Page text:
Jaime-lee Burke enjoys the fantasticality and outstanding performances of Ryan King’s ‘The Republic of Eric’, despite areas of improvements within its technical aspects and smoothness of storyline.
Exploring themes of power, family and politics, The Republic of Eric tells an absurd tale of the death of a ‘monarch’ and the bickering that ensues from his children deciding how to allocate his resources. I thoroughly enjoyed this short – but certainly not sweet – audio drama written and directed by Ryan King.
There was a strong sense of character – with each cast member having their own clear and opposing motivations, which made for brilliant conflicts. Yet this tension was interspersed with a few comedic beats which helped to vary the tone. The exposition was carried out well in that information was revealed to the audience at all the right points. However, the opening scene felt unnecessary as it did not add enough to the plot or characterisation. All scenes took place inside the house save from the opening scene, making the beginning feel somewhat disjointed.
Considering the opening scene covers the burial of the main character’s father, I would have expected the story to have delved a bit deeper into grief. The characters may be shallow and selfish, but they are still human, and this missing element reduced some of their believability. That said, given the almost fantastical plot, the believability was handled surprisingly well, owing to detailed world-building.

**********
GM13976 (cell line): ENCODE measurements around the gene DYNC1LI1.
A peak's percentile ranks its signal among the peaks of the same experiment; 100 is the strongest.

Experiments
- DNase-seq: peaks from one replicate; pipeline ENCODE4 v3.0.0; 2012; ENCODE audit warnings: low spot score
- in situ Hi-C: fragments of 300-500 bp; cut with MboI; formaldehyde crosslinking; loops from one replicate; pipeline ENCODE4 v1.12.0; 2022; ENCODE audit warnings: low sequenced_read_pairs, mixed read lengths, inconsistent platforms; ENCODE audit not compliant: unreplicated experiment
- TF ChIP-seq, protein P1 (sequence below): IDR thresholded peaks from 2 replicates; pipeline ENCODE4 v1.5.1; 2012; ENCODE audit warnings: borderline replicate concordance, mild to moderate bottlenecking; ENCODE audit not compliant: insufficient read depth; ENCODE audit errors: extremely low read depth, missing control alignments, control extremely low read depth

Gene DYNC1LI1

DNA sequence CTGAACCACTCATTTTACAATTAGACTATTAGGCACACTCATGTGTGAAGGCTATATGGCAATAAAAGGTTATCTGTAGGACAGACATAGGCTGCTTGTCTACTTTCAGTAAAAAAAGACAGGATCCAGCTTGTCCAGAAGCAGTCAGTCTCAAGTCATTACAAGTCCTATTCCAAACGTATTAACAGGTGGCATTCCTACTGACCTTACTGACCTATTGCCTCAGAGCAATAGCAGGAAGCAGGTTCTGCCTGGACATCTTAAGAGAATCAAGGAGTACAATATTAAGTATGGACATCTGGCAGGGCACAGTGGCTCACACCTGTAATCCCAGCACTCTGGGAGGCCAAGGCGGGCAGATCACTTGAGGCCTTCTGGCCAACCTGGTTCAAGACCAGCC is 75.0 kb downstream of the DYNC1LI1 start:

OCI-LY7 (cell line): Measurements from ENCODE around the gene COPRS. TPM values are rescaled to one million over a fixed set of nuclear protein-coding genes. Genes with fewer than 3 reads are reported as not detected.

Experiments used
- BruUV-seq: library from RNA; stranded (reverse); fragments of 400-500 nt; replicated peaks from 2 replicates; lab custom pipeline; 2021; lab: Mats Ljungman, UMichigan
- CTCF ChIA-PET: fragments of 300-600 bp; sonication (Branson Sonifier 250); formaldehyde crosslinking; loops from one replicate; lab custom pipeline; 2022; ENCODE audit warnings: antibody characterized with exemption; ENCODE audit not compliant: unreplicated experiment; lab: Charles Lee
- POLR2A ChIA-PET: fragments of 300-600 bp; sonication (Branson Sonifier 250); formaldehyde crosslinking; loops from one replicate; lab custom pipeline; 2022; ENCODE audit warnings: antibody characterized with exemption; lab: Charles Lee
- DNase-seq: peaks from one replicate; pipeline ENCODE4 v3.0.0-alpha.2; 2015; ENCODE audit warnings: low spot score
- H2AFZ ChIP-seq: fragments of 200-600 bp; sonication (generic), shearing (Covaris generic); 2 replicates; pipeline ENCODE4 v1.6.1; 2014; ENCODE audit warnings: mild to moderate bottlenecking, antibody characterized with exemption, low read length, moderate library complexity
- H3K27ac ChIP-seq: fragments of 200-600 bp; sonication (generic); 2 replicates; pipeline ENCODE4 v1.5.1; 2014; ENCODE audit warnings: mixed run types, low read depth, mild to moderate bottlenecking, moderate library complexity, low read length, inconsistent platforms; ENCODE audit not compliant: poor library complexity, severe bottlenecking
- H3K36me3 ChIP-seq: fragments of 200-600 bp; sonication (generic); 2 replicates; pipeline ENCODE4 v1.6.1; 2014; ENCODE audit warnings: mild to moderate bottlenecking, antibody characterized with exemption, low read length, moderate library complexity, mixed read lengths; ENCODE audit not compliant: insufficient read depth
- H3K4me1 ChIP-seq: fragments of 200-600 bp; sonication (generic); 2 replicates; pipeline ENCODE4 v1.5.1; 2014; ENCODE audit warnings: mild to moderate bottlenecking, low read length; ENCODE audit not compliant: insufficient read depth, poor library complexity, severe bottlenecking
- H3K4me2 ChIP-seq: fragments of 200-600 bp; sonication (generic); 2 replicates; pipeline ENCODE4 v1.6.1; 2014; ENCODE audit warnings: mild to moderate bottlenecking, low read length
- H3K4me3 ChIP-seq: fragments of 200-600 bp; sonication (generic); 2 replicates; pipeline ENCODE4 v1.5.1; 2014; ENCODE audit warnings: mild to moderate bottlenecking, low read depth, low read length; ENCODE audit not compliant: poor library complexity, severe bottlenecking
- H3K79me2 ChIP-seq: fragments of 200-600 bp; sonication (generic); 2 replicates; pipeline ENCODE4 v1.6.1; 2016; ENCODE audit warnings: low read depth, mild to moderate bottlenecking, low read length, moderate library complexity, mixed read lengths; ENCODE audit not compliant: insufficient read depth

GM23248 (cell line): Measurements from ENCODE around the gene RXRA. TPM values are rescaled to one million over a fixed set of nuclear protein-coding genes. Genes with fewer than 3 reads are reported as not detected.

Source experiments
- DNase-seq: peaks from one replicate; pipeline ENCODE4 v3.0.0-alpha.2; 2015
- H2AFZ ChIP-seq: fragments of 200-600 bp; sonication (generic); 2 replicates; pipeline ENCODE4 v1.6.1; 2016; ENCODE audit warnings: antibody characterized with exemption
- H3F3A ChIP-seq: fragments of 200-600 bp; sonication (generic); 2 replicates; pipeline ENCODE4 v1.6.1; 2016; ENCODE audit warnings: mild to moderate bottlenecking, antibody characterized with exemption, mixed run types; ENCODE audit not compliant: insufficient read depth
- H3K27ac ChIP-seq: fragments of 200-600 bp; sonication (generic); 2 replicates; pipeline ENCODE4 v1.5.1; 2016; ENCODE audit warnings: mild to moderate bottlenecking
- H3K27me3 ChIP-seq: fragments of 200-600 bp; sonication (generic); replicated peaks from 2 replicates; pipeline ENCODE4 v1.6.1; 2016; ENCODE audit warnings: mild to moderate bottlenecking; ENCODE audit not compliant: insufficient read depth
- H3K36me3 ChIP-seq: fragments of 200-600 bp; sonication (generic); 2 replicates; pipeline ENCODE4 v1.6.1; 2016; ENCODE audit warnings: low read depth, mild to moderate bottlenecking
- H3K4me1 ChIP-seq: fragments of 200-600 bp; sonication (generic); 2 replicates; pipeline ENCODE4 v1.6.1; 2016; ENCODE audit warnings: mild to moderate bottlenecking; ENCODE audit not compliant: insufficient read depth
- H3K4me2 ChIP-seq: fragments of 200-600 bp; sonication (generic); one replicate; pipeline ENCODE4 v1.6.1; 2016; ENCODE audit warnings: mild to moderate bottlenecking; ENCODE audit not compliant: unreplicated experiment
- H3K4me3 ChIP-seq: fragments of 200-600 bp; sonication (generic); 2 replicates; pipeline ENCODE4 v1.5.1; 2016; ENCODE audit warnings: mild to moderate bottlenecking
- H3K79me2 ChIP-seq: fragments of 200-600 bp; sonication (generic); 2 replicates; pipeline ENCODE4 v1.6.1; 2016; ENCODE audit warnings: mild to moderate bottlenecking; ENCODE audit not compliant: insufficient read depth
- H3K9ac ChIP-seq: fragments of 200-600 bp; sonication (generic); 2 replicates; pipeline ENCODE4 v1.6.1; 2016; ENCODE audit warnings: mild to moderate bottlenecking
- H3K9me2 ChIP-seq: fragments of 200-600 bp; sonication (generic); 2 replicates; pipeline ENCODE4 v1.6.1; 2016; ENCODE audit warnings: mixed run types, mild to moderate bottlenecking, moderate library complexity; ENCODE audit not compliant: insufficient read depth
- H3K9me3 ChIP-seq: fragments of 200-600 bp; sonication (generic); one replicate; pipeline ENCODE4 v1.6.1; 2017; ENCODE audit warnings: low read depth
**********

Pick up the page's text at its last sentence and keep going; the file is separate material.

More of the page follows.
I was constantly entertained by the fast pacing. However, I felt that the story came to an abrupt stop: the ending seemed rushed, the character development a little forced and the resolution came too soon. I would have liked to have seen the story continued and given an ending with more of an impact.
Accounting for the pandemic, I think it is forgivable that the sound quality was often variable at times – I regularly found myself having to adjust the volume on my headphones. This was quite jarring to begin with, but after a while, I was too engrossed in the story to notice it. The sound effects (attributed to writer-director Ryan King) were not bad, especially considering this play was adapted into an audio drama due to lockdown. Nevertheless, a few more sound effects could have made the experience more entertaining and realistic.
Some of the transitions could have been improved. While some, such as the boiling kettle, made diegetic sense, others felt unmotivated and did not fit with the tone. Another transition that worked well was music, but sadly this was only used once and I wish it had been employed more frequently.
Each character was performed with a powerful and consistent sense of identity. Liam (played by Cameron Ashplant) was a marvellously snarky wannabe-king and Erica (Aimee Dickinson) was a worthy adversary. Naomi Cook was fantastic as Willa; however, there were moments that left me confused. Her character stormed off from the conversation on two occasions and yet there was not much of an angry build-up to explain that behaviour. The tension between the characters could have been amplified. Nevertheless, it is impressive that the actors were able to give such outstanding performances while recording by themselves, where it would not have been possible to feed off their chemistry.
Despite some areas of possible improvement, I really enjoyed listening to this production, and you can certainly tell a lot of hard work has gone into it. I commend everyone who worked on this project and look forward to anything else they create. If you can spare forty minutes (of course you can, we’re in lockdown), I would certainly recommend giving The Republic of Eric a listen.
The Republic of Eric is available to listen from the Durham Student Theatre Youtube channel.
More details of The Republic of Eric and DDF plays to come can be found on the Durham Drama Festival section of this website, this First Night news article and the DDF Facebook page. You can also read more about the motivations, writing and research behind the audio drama in Ryan King’s writer’s note.